Blue Water Djinn
There is a sense of pervading isolation in this story starting with the main character a young boy named Jack. Little Jack is left alone at a hotel in an Arabic country . He is placed in a context of a foreign country, immersed within a foreign culture amid a hotel with foreigners from different countries all as displaced and separate as he is but perhaps more so because he is the only child. He lives in the hotel alone with little supervision from adults which enables him to slip in and out at night and witness the drowning of one of characters labeled the Frenchman. Unable to make sense of this adult drama he keeps this secret to himself as he watches everyone search for the disappeared man whose clothes have washed up on the shore. The secret further separates him from those around him and weighs heavily on him.
The Frenchman like Jack is also isolated by being in a foreign country, but also being set apart from everyone by his substantial weight. When they find his clothes washed ashore they laugh at the size as they lay it on the sand, he is considered more of a joke then a person. The Frenchman does not have a real identity or a name and is instead referred to solely by humorous references to his portly size and his nationality.
The Frenchman’s drawings of things caught in the fisherman’s net is a symbol of creatures pulled out their habitat similar to the plight of the main characters: the boy and the Frenchman. It also speaks of the creatures final separation from earth, death. The Frenchman is aware of what they symbolize as the author describes him “There was something cowed and lonely in the Frenchman’s face when he looked at the things that came out of the water.” Then later again he is confronted by a turtle which has been hurt and pulled out of its habitat which it struggles with great effort to return to as it takes eight men to hold it in place. Again the Frenchman is aware of the turtles isolation as the author describes the scene through Jacks eyes. The Frenchman clearly wanted to touch the turtle, but the struggle on the beach made that impossible. The phrases bespeak of isolation of being ripped from the familiar but also the isolation found in death when the Frenchman questions the hotel employees about the crack on it’s back. He experiences a sense of lonely association with this suffering animal but even here he cannot touch it or connect with it because of the situation.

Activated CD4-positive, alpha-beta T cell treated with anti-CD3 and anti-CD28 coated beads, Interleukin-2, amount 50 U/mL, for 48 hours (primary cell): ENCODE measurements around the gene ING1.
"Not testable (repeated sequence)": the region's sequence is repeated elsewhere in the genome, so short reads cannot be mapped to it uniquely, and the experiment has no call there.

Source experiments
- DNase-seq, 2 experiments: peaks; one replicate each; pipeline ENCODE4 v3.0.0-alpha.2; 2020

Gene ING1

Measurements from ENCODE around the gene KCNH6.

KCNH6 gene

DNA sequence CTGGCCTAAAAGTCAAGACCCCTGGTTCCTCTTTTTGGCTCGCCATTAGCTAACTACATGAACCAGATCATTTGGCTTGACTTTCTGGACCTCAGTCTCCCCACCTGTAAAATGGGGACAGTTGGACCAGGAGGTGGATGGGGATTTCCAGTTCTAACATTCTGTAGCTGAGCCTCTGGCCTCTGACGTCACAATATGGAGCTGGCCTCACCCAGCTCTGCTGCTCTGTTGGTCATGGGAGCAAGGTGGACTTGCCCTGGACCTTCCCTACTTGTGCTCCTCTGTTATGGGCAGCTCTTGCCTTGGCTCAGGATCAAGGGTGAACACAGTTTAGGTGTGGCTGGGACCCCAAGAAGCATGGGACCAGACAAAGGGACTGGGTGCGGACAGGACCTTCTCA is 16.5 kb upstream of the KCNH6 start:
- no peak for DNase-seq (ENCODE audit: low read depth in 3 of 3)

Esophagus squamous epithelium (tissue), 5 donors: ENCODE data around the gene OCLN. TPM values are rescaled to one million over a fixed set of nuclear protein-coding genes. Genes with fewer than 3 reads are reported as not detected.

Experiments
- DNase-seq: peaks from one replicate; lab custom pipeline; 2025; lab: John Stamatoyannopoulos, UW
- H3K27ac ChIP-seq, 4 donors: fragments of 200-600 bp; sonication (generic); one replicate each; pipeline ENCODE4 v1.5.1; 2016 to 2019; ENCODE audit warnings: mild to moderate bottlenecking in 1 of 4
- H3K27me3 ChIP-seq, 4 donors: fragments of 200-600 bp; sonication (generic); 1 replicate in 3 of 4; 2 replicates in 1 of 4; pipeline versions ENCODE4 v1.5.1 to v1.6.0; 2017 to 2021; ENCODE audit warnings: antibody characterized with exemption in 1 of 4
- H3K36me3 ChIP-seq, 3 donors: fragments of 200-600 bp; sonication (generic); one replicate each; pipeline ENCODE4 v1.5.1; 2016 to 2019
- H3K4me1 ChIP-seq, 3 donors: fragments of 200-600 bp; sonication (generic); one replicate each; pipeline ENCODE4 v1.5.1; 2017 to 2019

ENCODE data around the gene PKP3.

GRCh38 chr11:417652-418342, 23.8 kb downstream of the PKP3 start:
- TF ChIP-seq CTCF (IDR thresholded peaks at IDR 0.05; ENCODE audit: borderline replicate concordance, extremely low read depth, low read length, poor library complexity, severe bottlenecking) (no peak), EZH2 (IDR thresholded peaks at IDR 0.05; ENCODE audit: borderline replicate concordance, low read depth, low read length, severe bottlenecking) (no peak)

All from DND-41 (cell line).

In the last scene the child is again alone on the beach at night looking through the port hole of sunken boat for the Djinn that the hotel employees have told him reside there which is off limits to all guests because of the dangers it represents. He is able to access the boat because of the low tide and we wonder if the tide will come in seperating Jack from the living like the Frenchman.
Tuesday, July 27, 2010
Blue Water Djinn